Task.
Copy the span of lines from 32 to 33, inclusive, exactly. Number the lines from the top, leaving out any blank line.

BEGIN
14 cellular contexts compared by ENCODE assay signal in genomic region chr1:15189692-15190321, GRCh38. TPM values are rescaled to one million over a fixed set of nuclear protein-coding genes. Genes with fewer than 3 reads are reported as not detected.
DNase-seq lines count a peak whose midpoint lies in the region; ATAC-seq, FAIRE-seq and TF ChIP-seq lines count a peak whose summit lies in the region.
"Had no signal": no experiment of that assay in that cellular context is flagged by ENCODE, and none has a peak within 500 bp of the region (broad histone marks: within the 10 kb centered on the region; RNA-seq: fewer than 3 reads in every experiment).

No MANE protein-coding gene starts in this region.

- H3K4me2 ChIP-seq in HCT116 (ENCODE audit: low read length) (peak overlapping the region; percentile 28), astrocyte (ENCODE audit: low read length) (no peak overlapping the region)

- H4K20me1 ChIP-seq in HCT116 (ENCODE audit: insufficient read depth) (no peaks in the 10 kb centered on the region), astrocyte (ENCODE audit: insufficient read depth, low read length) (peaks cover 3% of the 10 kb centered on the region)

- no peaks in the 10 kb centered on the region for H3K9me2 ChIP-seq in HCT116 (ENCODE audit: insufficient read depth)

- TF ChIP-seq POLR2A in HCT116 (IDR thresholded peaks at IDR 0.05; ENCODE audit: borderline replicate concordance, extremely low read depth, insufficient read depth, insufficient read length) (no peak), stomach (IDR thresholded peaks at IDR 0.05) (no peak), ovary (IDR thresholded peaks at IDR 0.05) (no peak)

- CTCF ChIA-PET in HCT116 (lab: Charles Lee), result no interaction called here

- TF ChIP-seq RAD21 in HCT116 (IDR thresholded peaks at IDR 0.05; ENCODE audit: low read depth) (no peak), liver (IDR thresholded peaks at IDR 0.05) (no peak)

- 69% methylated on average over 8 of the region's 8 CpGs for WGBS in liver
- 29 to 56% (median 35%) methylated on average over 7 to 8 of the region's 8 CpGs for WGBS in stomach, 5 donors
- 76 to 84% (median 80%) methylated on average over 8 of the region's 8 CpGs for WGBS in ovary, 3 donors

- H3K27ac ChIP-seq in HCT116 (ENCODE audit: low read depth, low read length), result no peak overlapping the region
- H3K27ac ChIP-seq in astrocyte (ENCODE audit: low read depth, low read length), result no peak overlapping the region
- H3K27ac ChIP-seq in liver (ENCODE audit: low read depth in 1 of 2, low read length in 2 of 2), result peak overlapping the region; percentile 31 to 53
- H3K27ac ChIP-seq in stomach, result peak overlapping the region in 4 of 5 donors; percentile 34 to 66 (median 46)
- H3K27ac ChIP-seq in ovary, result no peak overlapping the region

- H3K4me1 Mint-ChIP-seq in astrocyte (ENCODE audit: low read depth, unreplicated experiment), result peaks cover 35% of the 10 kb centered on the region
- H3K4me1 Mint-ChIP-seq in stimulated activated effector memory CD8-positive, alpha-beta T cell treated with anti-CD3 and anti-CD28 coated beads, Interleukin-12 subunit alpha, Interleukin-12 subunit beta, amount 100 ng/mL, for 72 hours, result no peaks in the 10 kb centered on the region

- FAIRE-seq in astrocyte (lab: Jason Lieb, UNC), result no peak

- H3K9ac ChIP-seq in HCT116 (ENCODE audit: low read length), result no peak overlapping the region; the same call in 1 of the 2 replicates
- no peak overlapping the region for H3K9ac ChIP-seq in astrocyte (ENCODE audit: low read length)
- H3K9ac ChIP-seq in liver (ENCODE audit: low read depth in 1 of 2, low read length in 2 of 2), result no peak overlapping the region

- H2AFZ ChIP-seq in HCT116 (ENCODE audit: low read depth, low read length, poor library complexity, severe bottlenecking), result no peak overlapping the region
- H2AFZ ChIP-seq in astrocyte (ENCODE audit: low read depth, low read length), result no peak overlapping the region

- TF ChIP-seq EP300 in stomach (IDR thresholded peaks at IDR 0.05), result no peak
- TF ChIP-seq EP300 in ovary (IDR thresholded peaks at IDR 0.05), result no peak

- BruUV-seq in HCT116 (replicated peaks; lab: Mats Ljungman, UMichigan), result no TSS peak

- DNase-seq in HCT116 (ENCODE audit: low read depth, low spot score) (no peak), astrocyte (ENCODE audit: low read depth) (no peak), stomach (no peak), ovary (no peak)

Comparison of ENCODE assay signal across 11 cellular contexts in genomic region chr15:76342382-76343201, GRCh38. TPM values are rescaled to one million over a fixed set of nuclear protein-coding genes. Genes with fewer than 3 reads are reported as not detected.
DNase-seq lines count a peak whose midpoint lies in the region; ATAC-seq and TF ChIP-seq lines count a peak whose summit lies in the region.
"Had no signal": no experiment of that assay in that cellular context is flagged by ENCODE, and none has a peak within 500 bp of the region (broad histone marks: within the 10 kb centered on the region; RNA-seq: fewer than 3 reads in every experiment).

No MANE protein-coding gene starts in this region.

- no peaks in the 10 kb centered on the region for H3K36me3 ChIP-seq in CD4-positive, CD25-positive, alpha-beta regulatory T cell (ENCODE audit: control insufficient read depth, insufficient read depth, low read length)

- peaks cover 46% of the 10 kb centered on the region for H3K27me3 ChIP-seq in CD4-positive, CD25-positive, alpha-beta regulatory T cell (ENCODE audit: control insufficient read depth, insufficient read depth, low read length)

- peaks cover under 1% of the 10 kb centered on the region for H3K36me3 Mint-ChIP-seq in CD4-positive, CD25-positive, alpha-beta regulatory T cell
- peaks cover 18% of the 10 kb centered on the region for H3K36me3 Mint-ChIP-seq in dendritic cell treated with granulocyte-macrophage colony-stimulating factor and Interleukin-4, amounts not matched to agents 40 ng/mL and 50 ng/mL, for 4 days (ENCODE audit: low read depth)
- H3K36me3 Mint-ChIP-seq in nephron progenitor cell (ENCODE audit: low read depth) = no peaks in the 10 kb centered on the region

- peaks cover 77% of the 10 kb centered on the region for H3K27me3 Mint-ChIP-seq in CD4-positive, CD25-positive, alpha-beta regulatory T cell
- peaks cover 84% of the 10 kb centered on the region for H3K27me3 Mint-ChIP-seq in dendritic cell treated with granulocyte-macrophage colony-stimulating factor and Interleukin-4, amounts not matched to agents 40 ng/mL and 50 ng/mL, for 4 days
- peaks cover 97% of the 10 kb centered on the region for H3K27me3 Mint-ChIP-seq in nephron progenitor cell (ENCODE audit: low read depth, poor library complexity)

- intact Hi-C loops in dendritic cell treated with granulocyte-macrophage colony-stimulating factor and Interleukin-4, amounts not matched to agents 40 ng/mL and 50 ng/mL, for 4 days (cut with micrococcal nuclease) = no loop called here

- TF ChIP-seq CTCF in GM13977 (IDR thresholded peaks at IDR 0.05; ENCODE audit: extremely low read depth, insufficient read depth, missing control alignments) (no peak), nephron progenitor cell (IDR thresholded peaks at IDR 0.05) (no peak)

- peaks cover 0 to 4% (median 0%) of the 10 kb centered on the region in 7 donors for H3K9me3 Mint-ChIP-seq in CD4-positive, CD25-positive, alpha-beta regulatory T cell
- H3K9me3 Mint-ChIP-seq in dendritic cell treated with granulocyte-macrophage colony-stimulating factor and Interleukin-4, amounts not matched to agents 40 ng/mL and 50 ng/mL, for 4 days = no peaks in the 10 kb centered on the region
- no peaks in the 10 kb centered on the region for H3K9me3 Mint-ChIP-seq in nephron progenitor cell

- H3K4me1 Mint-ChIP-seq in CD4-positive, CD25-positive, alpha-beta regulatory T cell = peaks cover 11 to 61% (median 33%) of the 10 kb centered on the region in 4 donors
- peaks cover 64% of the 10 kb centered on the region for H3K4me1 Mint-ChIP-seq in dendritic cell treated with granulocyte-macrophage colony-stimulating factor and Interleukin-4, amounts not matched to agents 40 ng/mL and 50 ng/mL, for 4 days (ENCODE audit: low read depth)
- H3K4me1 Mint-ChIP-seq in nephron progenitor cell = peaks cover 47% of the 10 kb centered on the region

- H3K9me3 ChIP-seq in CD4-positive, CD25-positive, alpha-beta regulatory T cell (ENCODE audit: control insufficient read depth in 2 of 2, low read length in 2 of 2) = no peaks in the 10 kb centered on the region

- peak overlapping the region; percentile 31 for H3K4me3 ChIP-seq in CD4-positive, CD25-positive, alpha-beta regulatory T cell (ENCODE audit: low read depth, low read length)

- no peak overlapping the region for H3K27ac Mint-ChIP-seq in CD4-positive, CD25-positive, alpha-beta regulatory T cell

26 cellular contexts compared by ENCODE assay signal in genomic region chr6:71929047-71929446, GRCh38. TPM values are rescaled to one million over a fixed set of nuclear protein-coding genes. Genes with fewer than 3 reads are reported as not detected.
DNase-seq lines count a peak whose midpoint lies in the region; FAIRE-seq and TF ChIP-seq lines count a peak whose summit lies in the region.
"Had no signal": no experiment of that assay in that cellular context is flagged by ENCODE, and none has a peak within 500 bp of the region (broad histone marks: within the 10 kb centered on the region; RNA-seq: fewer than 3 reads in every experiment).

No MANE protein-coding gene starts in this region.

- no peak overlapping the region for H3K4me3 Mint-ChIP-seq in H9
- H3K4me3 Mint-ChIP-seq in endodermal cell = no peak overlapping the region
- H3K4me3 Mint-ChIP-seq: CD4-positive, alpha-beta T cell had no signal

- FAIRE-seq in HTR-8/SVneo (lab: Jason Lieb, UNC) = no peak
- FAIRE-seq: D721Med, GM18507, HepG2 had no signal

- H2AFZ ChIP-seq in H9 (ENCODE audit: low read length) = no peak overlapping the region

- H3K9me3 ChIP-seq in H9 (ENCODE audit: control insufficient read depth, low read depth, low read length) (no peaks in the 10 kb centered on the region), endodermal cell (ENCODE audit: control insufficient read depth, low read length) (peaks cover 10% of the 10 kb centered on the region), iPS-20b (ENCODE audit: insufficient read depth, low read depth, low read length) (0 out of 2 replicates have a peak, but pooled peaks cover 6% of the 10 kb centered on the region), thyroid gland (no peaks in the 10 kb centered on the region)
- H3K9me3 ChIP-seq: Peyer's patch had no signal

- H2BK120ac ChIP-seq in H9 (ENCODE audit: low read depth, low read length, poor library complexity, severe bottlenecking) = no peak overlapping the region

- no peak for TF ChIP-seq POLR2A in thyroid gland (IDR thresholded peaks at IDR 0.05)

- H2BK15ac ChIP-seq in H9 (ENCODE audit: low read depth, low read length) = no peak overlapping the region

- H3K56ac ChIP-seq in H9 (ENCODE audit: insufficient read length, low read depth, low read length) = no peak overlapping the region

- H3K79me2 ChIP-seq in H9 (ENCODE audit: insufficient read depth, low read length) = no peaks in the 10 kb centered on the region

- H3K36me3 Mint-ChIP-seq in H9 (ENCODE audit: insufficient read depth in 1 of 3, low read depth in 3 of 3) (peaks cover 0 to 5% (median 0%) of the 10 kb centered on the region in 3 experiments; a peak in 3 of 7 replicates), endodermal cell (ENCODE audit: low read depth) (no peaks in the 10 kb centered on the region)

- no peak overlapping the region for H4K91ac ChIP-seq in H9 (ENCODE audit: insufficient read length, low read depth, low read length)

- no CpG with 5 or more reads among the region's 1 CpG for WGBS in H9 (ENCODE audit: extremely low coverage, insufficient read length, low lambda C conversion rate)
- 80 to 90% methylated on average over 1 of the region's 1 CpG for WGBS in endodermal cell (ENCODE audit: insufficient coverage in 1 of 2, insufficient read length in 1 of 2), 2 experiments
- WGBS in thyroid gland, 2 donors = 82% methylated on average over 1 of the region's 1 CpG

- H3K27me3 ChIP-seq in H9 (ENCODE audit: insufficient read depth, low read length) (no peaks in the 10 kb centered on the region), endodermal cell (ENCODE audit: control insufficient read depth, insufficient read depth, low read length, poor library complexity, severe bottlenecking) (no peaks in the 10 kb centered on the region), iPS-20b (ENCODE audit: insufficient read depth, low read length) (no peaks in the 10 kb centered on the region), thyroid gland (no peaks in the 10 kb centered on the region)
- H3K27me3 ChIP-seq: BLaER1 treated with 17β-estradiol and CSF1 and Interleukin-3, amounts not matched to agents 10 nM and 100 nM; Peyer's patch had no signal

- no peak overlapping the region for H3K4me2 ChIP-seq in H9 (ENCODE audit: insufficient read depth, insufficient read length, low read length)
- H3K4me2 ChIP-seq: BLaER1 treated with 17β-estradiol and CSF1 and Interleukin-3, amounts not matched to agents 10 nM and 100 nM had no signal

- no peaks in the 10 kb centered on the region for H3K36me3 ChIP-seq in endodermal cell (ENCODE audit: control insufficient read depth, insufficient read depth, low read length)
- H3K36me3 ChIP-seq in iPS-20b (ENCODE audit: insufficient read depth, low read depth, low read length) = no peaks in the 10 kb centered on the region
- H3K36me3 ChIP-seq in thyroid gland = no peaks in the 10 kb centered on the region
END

DNase-seq lines count a peak whose midpoint lies in the region; ATAC-seq and TF ChIP-seq lines count a peak whose summit lies in the region.
"Had no signal": no experiment of that assay in that cellular context is flagged by ENCODE, and none has a peak within 500 bp of the region (broad histone marks: within the 10 kb centered on the region; RNA-seq: fewer than 3 reads in every experiment).